FARMINGTON — The Board of Selectmen recently voted to pursue court action against three property owners.

The owner of a property at 130 Wilton Road has not complied with a Nov. 25, 2014, maintenance order of the board, Code Enforcement Officer Steve Kaiser said.

Two years ago, Andra Hutchins, owner Ted Gay’s daughter, proposed a plan to board up all windows and openings to discourage entry and vandalism and to mow the property regularly. She asked the board for a year to sell the property.

The board agreed but requested that a hole in the roof, where a chimney might have been, be sealed.

This past summer, Hutchins mowed the property and covered recently broken windows, Kaiser said. However, the opening in the roof has not been sealed and the area surrounding the house was not clear of brush, he said.

There has been no response to attempts to contact the owners by interested buyers who wanted to improve the appearance of the property, Kaiser said. It is west of Center Bridge, a gateway to Farmington.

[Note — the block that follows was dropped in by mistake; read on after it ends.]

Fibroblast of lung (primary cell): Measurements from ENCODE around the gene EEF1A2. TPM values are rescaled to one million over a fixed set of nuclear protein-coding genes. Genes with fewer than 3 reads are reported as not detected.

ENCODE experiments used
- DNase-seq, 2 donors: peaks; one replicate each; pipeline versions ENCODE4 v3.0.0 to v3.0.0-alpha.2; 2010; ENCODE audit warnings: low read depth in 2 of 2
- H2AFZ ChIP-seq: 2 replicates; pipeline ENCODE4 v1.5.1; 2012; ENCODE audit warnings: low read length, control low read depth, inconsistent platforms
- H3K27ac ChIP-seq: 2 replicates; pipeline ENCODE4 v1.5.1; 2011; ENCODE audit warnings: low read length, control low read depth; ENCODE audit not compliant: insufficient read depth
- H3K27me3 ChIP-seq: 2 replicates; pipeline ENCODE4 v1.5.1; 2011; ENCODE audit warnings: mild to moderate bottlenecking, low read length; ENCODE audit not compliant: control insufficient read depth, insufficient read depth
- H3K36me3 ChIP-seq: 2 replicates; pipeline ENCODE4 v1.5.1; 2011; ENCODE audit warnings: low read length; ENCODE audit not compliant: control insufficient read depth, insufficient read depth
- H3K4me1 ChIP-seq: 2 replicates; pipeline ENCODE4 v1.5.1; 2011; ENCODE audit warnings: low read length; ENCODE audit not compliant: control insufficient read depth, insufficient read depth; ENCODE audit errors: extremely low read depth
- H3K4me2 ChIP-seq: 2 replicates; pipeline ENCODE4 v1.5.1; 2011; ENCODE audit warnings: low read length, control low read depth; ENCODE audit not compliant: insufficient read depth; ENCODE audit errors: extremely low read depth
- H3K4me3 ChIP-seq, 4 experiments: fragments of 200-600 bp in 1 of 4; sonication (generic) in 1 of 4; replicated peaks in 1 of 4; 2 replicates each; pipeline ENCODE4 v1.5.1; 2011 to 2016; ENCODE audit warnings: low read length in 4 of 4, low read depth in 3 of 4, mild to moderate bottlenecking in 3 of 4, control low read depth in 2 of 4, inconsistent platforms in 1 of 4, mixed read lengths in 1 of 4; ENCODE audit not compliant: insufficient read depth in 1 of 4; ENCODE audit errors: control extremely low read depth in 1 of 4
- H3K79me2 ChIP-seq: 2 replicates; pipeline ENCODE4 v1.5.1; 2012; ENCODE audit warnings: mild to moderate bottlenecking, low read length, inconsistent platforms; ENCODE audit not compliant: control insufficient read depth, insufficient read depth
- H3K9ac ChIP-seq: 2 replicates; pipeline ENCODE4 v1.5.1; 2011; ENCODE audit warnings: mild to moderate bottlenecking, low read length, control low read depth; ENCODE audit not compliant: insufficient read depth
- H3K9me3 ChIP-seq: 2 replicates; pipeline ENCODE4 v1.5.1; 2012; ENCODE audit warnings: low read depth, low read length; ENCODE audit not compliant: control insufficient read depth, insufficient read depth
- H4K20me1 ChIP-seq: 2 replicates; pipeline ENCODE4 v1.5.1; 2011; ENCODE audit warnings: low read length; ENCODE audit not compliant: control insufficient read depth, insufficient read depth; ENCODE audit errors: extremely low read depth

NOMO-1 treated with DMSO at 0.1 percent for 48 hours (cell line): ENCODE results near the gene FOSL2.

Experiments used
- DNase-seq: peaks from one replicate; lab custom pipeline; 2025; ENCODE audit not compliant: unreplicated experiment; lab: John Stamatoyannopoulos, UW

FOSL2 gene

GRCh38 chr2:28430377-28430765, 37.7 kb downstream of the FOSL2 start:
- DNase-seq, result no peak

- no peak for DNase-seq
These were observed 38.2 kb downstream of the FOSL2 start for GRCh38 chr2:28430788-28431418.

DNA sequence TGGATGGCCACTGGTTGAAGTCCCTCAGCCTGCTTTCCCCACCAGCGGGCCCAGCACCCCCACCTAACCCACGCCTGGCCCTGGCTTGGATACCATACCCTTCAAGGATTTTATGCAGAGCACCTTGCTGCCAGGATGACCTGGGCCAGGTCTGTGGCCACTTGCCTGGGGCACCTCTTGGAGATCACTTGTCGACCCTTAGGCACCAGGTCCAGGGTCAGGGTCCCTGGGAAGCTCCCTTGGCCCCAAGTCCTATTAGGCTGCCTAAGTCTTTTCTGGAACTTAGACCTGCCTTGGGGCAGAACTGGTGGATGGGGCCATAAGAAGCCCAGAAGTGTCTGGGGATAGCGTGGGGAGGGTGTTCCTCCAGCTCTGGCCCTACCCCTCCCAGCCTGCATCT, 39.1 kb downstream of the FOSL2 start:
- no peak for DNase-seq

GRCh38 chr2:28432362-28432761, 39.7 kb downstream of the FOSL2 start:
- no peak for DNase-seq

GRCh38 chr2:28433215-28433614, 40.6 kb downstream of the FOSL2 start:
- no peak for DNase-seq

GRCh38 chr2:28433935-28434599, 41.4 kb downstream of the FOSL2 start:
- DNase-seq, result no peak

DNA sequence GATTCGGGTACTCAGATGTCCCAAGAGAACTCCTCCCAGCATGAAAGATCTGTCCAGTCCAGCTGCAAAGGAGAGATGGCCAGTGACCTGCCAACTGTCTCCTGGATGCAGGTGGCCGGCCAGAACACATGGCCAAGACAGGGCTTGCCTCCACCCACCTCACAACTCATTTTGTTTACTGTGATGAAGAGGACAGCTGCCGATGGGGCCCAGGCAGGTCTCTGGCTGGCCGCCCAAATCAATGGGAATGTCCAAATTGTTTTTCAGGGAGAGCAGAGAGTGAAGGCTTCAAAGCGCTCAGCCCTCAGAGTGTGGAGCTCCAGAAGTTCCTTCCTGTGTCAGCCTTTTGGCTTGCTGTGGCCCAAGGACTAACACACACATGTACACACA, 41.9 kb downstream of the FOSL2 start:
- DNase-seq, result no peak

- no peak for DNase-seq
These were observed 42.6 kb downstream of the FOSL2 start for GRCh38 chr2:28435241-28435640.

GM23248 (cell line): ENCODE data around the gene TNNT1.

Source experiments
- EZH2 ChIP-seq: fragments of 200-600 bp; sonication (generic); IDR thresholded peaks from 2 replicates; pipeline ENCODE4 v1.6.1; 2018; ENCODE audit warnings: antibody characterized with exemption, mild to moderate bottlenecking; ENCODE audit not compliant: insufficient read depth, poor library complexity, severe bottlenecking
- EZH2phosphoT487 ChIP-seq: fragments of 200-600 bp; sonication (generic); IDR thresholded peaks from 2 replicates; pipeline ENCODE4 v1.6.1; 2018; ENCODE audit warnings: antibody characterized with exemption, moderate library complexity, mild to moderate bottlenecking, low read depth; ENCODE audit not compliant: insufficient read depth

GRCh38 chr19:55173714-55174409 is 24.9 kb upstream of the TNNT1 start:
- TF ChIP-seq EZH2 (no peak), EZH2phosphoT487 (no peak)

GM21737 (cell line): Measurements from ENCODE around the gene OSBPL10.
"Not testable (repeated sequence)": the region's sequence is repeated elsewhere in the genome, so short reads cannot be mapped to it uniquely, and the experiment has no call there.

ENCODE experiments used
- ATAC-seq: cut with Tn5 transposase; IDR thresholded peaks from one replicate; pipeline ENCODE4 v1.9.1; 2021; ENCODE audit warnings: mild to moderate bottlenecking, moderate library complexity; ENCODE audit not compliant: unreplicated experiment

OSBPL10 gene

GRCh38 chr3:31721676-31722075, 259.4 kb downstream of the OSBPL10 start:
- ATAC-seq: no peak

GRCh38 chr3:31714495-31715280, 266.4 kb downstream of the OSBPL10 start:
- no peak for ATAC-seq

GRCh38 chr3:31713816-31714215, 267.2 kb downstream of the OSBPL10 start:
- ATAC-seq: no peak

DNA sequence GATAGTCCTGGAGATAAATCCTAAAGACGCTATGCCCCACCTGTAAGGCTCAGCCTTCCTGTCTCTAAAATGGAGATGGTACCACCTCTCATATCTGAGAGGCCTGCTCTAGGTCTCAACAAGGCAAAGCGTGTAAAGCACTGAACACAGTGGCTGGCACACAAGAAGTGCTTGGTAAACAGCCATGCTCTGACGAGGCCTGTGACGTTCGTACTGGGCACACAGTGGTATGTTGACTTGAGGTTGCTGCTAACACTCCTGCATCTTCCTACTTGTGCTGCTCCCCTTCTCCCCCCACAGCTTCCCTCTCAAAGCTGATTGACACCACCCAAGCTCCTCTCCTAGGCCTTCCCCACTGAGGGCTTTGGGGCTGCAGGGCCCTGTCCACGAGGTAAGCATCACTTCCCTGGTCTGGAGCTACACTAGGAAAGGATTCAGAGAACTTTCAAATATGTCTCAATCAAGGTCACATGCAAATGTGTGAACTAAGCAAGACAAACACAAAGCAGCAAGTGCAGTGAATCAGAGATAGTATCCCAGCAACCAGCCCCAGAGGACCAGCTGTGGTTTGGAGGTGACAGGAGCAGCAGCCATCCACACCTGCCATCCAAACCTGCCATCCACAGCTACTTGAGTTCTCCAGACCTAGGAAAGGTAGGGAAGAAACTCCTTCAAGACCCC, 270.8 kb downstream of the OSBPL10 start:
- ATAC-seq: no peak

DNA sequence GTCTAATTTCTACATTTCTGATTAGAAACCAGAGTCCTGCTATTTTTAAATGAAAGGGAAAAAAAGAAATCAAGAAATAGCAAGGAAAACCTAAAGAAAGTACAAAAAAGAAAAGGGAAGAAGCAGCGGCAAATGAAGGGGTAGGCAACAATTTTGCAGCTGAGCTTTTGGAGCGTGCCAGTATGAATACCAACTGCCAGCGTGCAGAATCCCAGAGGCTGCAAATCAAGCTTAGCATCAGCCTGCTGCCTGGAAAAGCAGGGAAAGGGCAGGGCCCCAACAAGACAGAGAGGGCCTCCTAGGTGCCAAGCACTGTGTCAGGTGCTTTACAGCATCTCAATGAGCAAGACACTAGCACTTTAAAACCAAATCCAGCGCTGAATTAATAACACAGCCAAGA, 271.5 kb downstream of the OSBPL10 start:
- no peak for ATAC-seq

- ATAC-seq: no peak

Although this case does not rise to a public health issue, town attorney Frank Underkuffler suggested letting a judge decide on one of several potential options. These could include demolition by the town and paid for by a special tax on the property, he said.

Although owners of a property at 156 Dunham Road have made a good effort at cleaning up their property since June, there is still more junk and scrap to haul to come into compliance, Kaiser said.

A case against owners Betty and Josh Dunham would probably already be in court but police have been unable to serve Josh Dunham notice, Kaiser said. The next step may include serving him by newspaper publication.

The property is considered a junkyard. The town would ask the court to give the owners 60 days to clean it up. If not, the town does it, Kaiser said. 

Regarding a third property on the Holley Road, significant progress has been made , but there is miscellaneous junk in the woods, Kaiser said.

A complaint was filed in Superior Court by Underkuffler for the town in December 2015 against Steve Mahar for violation of consent agreement, auto graveyard and junkyard laws and nuisance statues.

Pursuing court action for the town would help recoup attorney fees and ensure it does not happen again, Underkuffler said.

The town would ask for a judgment that no more collection of items occur and if it does the owner would be in contempt of court, he said.

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